I have decided to remove the mangled YouTube slide in the previous post, and redo the it as a blog-based slide show for this new post, with more details on what was taking place.
Adobe Lightroom is the RAW converter, image editor and organizer that I use most often. Using RAW files (and TIF, to a degree, but that makes Lightroom jumpy) allows the photographer a large range of corrections because RAW captures all the pixels uncompressed. That means changes to white balance, exposure, tone, clarity, vibrance, saturation, colour, luminance and lens profiles can all be done with less chance of introducing image degrading artifacts than if you tried to change a compressed file such as JPEG. One of the great features in Lightroom is the HSL panel which allows you to make changes to Hue (the color), Saturation (vividness or purity of the color) and Luminance ( the brightness of the color range). Below is an example of the changes that can be made using only the blue sliders…
Note that these changes are universal: this works only because there is little blue in the grasshopper and the leaf. Unless you are moving your image into the abstract, these sliders must be used delicately! In practice and with natural subjects, I have found the luminance sliders to be the most useful, as it is the closest thing we have to emulate some of the effects of a polarizing filter: it allows you to remove some of the sheen from a colour so that it regains some of the original variations of tone which my otherwise be blown-out by the bright glare. I use the green and yellow luminance sliders quite often to help control the glare reflected back from leaves and yellow flowers.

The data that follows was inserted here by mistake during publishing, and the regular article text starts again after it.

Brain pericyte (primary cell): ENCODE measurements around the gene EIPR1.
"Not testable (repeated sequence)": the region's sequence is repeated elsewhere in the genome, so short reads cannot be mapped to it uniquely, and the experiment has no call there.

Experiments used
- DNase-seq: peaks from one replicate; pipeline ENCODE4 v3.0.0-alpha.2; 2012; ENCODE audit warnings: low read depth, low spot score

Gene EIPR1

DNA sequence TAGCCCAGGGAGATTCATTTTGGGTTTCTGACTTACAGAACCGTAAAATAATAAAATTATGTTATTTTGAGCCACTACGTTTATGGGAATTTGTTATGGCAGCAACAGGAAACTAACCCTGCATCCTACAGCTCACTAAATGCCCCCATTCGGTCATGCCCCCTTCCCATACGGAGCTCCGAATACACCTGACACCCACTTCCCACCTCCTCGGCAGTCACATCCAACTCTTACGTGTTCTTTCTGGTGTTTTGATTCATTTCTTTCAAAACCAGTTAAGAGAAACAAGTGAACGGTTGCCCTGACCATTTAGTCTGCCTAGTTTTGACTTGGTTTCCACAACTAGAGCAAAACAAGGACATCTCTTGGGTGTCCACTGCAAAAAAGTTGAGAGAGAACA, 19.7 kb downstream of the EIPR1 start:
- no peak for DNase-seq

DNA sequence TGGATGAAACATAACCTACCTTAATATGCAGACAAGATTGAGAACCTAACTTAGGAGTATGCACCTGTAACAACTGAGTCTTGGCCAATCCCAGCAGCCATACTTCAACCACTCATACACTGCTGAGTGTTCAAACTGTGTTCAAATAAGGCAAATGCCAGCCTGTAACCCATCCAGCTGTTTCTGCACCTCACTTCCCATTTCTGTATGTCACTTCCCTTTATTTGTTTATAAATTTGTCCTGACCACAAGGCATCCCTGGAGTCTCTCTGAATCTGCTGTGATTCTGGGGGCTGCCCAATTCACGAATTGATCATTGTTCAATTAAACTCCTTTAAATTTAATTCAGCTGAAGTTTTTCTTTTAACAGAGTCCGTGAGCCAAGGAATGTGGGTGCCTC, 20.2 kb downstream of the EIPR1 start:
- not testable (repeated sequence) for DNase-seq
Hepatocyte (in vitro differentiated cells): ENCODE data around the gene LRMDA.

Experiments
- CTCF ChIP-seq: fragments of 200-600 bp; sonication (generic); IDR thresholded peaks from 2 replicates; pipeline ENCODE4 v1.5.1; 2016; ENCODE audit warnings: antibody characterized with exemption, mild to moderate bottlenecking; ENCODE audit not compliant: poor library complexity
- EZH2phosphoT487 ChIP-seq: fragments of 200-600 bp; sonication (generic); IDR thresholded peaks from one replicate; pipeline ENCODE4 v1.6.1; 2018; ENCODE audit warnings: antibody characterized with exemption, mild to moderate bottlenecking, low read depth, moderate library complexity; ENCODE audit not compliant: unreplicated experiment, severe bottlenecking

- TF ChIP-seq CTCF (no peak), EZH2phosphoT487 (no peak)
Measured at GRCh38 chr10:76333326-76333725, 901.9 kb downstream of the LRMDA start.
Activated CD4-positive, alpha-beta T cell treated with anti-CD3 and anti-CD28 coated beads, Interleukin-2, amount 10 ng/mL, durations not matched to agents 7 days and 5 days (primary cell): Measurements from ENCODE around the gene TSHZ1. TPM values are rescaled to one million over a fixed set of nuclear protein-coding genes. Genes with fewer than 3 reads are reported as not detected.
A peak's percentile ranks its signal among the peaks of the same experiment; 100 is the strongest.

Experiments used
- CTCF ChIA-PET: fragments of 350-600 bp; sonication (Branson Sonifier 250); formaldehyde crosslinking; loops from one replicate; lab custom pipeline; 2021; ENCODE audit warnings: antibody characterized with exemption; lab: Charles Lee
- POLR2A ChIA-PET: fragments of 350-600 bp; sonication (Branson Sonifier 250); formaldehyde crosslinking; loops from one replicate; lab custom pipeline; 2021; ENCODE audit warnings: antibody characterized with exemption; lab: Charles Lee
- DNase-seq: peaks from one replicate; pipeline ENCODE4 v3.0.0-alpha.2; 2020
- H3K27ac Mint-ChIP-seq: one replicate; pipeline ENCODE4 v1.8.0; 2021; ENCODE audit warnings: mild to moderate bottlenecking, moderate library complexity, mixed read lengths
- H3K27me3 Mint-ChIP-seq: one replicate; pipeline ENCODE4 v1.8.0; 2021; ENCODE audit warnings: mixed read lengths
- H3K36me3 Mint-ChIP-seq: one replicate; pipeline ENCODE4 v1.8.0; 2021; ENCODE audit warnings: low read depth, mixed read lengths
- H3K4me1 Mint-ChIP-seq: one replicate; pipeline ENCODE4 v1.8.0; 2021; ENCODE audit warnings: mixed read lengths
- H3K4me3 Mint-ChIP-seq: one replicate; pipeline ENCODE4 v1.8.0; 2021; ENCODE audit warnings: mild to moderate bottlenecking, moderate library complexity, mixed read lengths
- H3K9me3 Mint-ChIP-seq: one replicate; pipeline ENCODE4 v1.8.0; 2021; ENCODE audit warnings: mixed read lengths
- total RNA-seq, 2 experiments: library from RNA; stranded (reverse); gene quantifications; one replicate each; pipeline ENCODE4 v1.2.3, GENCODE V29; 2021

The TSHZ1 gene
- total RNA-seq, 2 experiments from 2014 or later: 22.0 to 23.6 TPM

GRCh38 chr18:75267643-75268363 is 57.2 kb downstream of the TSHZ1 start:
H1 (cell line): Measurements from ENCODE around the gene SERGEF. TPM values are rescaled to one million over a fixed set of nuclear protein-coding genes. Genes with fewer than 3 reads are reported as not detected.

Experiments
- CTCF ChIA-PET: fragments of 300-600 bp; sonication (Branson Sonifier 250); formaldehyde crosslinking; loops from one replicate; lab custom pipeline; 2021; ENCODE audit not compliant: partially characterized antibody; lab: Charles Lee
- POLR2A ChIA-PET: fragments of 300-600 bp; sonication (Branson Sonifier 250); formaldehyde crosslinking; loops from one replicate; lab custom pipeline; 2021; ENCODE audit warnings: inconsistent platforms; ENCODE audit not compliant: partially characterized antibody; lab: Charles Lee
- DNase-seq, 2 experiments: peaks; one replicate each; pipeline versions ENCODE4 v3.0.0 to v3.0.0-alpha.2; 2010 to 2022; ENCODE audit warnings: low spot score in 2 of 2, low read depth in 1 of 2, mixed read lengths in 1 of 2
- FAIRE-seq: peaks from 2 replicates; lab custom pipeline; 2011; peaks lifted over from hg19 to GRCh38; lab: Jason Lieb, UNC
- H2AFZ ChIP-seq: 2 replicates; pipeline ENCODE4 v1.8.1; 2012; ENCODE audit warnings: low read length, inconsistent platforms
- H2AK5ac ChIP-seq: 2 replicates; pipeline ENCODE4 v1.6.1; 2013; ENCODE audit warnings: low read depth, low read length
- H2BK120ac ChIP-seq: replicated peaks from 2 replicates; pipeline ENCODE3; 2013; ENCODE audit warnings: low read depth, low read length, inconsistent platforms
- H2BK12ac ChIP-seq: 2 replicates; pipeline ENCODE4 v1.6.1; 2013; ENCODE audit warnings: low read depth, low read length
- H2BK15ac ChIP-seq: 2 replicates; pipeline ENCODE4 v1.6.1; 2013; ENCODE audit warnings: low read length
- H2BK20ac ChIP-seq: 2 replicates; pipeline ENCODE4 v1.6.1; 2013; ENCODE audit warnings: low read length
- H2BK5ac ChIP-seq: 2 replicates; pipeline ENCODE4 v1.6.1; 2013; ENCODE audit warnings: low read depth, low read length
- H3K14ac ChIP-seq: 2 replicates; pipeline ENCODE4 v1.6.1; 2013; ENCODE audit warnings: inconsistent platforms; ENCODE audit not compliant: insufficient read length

(Edmonton, Alberta.Image of Melanoplus bivittatus, the two-striped grasshopper was taken in my front garden at 8:22 PM against a northern sky on 3 August, 2013. Canon 5D Mk.II with EF 100mm f2.8 macro lens. ISO 320, 1/200th sec. @ f13)